Steve Richards: What fresh crises will 2017 bring for Labour and the Tories?
Theresa May will soon find out that Europe has not finished with the Conservative party quite yet.
To predict what will happen in 2017 let us take what has happened in 2016 as our guide.
The year draws to a close with the two main UK parties in trouble. They are in trouble for very different reasons. The Conservatives have lost a Prime Minister for the same reason they always lose Prime Ministers in modern times. Like Margaret Thatcher and John Major before him David Cameron fell over Europe. Now his successor struggles to make sense of the same thorny policy area. Theresa May is in the odd position of being way ahead in the polls and facing the toughest legacy of any Prime Minister since 1945.
The Labour party must envy her and her party. At least the she is in power. Only this week the Labour MP, Jamie Reed, announced he was leaving politics at the start of the year, triggering a nerve shredding by election. Most MPs only leave politics when their party is in a seemingly insoluble crisis. Their departures, like defections, are a more reliable barometer of the political mood than opinion polls. Labour staged its second leadership contest in a year this summer and elected the same leader. Its position on Brexit is not clear but then clarity is a form of danger for a party that is divided. More fundamentally as it contemplates 2017 Labour lacks big figures that understand the rhythms of politics and with a distinct sense of where they want to take a party of the left.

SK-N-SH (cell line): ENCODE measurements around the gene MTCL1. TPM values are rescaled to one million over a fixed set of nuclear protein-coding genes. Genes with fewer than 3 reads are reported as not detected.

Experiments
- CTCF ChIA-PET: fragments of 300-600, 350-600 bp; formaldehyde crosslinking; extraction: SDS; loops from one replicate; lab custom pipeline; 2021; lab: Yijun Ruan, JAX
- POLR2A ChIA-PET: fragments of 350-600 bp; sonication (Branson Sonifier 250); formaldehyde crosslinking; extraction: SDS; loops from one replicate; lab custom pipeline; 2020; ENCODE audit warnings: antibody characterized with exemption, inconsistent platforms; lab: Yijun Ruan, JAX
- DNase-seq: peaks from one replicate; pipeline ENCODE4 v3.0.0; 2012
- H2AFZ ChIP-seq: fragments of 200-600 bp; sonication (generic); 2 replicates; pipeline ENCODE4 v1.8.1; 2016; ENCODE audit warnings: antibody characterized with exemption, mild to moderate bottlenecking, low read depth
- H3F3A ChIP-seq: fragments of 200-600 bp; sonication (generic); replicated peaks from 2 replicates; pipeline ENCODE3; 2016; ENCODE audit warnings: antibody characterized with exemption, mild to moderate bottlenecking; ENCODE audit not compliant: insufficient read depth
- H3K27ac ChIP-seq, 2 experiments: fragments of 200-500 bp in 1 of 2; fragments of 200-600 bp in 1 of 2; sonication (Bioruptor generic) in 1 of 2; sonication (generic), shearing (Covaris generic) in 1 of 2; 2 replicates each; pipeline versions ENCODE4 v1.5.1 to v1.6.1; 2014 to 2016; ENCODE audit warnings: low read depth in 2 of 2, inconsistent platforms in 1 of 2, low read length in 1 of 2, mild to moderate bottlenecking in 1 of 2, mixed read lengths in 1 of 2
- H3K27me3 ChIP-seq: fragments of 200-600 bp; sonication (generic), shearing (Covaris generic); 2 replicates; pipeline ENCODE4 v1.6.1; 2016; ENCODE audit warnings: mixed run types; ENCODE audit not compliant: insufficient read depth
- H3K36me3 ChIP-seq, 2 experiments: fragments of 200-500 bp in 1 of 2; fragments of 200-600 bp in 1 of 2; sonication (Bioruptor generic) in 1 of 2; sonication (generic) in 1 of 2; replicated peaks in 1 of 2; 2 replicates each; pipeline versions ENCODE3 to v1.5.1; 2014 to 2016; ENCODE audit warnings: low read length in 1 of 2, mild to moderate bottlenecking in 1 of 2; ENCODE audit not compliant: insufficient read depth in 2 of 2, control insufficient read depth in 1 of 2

These are the clues that make forecasting a little easier than usual. In spite of her popularity May will not call a general election. Indeed she will not call an election partly because of her popularity. There is no need to do so. While she commands leads in the opinion polls her party will follow her, at least for now. In addition she will have no cause to call an early election. Parliament will back the triggering of Article 50 with majorities that previous Conservative Prime Ministers would have died for as they struggled to pass contentious legislation connected with Europe. An election does not solve any problem that she faces. A big majority of Brexiteer crusaders would be harder to manage than the current one. Unlike most recent Prime Ministers May tends to say what she means. She has said there will not be an election until 2020. Barring the famous unforeseen circumstances there will not be one in 2017.
But the long haul does not mean a primrose path for May. The hardline Brexiteers will continue to stir in 2017, neurotically paranoid at any move that might suggest their dream will not be realised. The hysteria over the high court ruling, that Parliament should have a vote on Article 50, was a sign of the foaming anger to come. The ruling will prove to be a very big boost to the Brexiteers as confused, bewildered Remain MPs vote for Article 50, binding them in for the journey towards the cliff’s edge.